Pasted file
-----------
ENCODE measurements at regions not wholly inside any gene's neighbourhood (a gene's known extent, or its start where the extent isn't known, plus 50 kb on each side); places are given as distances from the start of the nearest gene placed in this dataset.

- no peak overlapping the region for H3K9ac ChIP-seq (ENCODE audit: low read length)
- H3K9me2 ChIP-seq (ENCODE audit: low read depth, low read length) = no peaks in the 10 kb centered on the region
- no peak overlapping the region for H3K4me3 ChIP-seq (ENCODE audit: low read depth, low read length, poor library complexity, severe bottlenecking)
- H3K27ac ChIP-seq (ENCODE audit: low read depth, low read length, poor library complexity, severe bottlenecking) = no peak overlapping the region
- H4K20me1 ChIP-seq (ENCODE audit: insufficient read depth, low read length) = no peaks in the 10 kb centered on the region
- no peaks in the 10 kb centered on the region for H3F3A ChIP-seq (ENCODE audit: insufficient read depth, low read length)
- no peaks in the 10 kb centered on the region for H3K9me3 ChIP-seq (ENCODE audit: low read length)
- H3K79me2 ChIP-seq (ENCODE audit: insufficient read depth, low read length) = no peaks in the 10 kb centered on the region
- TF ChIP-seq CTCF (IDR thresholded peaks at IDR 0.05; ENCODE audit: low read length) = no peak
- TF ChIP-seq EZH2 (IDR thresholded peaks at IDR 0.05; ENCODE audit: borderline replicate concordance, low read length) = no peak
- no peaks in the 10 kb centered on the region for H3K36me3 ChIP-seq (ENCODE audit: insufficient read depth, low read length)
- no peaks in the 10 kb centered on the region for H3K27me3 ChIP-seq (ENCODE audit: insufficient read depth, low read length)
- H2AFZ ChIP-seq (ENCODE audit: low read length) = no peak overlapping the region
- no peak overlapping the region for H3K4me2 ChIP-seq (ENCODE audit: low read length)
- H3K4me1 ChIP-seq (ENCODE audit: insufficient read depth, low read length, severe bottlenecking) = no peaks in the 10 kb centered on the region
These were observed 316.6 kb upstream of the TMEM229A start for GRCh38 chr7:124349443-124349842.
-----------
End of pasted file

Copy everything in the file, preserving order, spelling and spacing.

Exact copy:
ENCODE measurements at regions not wholly inside any gene's neighbourhood (a gene's known extent, or its start where the extent isn't known, plus 50 kb on each side); places are given as distances from the start of the nearest gene placed in this dataset.

- no peak overlapping the region for H3K9ac ChIP-seq (ENCODE audit: low read length)
- H3K9me2 ChIP-seq (ENCODE audit: low read depth, low read length) = no peaks in the 10 kb centered on the region
- no peak overlapping the region for H3K4me3 ChIP-seq (ENCODE audit: low read depth, low read length, poor library complexity, severe bottlenecking)
- H3K27ac ChIP-seq (ENCODE audit: low read depth, low read length, poor library complexity, severe bottlenecking) = no peak overlapping the region
- H4K20me1 ChIP-seq (ENCODE audit: insufficient read depth, low read length) = no peaks in the 10 kb centered on the region
- no peaks in the 10 kb centered on the region for H3F3A ChIP-seq (ENCODE audit: insufficient read depth, low read length)
- no peaks in the 10 kb centered on the region for H3K9me3 ChIP-seq (ENCODE audit: low read length)
- H3K79me2 ChIP-seq (ENCODE audit: insufficient read depth, low read length) = no peaks in the 10 kb centered on the region
- TF ChIP-seq CTCF (IDR thresholded peaks at IDR 0.05; ENCODE audit: low read length) = no peak
- TF ChIP-seq EZH2 (IDR thresholded peaks at IDR 0.05; ENCODE audit: borderline replicate concordance, low read length) = no peak
- no peaks in the 10 kb centered on the region for H3K36me3 ChIP-seq (ENCODE audit: insufficient read depth, low read length)
- no peaks in the 10 kb centered on the region for H3K27me3 ChIP-seq (ENCODE audit: insufficient read depth, low read length)
- H2AFZ ChIP-seq (ENCODE audit: low read length) = no peak overlapping the region
- no peak overlapping the region for H3K4me2 ChIP-seq (ENCODE audit: low read length)
- H3K4me1 ChIP-seq (ENCODE audit: insufficient read depth, low read length, severe bottlenecking) = no peaks in the 10 kb centered on the region
These were observed 316.6 kb upstream of the TMEM229A start for GRCh38 chr7:124349443-124349842.